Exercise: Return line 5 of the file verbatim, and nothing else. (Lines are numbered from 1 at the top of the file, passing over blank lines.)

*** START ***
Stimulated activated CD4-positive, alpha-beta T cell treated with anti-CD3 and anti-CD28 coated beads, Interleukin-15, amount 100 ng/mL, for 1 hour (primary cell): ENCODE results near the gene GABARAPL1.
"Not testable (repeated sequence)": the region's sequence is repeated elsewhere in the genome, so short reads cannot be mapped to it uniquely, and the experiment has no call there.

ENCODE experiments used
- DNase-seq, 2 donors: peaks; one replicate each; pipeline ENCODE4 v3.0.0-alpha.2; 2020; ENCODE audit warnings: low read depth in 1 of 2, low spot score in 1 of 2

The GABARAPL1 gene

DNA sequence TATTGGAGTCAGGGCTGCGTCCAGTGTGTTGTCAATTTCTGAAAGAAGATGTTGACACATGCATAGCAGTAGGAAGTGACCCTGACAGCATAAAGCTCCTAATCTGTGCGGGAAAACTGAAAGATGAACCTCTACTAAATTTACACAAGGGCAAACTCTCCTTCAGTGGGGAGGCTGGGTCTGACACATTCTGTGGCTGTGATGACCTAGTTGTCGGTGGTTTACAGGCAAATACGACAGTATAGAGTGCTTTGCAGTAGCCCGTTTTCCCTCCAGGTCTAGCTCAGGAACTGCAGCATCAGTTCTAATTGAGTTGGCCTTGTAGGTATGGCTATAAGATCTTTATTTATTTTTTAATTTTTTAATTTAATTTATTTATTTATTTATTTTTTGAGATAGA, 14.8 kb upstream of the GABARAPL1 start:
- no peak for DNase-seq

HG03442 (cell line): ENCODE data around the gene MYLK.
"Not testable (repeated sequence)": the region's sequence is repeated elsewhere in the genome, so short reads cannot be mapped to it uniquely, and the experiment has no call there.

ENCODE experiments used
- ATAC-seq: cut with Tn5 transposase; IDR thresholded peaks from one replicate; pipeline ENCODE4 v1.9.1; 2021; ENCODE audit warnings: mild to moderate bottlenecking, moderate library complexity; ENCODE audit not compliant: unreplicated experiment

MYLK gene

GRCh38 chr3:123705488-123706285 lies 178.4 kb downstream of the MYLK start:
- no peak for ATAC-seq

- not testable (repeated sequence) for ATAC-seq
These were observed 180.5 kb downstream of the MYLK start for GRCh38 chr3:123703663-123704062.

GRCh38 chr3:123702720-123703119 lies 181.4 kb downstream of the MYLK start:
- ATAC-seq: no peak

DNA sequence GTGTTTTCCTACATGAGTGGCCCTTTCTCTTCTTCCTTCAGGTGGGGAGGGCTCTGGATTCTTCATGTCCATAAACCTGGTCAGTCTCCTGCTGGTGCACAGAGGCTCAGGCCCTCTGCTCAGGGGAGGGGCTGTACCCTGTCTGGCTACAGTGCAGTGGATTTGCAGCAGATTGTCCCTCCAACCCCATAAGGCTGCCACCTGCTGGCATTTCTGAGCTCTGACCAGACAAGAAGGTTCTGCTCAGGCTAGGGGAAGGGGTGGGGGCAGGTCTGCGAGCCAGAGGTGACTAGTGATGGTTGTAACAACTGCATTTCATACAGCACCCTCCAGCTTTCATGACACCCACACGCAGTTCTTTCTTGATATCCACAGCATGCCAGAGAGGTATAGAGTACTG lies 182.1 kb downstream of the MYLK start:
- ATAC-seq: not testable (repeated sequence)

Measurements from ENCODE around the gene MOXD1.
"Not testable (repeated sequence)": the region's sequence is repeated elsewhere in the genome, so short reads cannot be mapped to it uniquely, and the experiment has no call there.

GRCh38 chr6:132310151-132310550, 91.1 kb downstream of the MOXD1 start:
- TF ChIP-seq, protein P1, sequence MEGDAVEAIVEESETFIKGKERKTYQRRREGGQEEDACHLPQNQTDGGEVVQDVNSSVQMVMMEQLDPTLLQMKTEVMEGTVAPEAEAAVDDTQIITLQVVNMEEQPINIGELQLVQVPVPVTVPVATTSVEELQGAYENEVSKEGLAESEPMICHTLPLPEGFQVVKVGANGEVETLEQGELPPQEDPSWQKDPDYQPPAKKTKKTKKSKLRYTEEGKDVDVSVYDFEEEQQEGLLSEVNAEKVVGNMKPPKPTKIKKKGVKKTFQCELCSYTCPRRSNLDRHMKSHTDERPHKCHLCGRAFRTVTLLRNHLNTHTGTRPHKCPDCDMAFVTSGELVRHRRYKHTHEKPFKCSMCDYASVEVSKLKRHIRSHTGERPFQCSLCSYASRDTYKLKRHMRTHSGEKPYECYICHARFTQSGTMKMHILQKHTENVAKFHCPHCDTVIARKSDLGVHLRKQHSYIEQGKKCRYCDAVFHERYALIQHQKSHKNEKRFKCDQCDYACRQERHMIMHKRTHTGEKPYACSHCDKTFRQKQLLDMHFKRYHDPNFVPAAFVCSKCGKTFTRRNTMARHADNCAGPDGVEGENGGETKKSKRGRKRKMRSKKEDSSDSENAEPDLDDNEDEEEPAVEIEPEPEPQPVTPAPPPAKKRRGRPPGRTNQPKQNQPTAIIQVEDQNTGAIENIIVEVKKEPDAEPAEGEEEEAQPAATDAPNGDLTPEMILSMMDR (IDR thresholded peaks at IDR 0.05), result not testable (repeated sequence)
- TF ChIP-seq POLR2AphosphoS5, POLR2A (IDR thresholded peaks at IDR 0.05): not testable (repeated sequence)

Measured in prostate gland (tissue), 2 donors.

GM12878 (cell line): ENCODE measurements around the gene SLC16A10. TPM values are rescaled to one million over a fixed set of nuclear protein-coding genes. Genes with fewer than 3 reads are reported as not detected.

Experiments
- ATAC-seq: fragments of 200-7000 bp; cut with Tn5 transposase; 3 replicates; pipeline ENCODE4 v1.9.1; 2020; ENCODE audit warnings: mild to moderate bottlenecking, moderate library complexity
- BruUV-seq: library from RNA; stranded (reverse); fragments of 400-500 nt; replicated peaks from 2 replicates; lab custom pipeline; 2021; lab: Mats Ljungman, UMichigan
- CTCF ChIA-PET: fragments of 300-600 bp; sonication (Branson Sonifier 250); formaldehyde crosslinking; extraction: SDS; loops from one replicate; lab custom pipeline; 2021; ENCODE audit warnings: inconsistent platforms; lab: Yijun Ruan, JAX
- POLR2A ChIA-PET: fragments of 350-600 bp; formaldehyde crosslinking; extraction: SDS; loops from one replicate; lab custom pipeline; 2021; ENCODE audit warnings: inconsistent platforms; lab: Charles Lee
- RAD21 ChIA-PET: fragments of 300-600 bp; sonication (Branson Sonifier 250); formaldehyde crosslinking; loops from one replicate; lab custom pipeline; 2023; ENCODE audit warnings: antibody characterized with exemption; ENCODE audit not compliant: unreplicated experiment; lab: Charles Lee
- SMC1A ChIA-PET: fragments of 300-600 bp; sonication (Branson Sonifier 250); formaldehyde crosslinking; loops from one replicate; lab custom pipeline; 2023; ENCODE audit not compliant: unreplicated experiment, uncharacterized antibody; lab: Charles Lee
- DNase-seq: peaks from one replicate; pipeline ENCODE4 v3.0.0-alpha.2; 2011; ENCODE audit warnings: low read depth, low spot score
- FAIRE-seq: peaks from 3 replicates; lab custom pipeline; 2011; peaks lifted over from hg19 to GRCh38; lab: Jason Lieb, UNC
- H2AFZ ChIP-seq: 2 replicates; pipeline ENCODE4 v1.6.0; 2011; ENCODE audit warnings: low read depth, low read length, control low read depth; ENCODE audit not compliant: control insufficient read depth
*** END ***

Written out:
The GABARAPL1 gene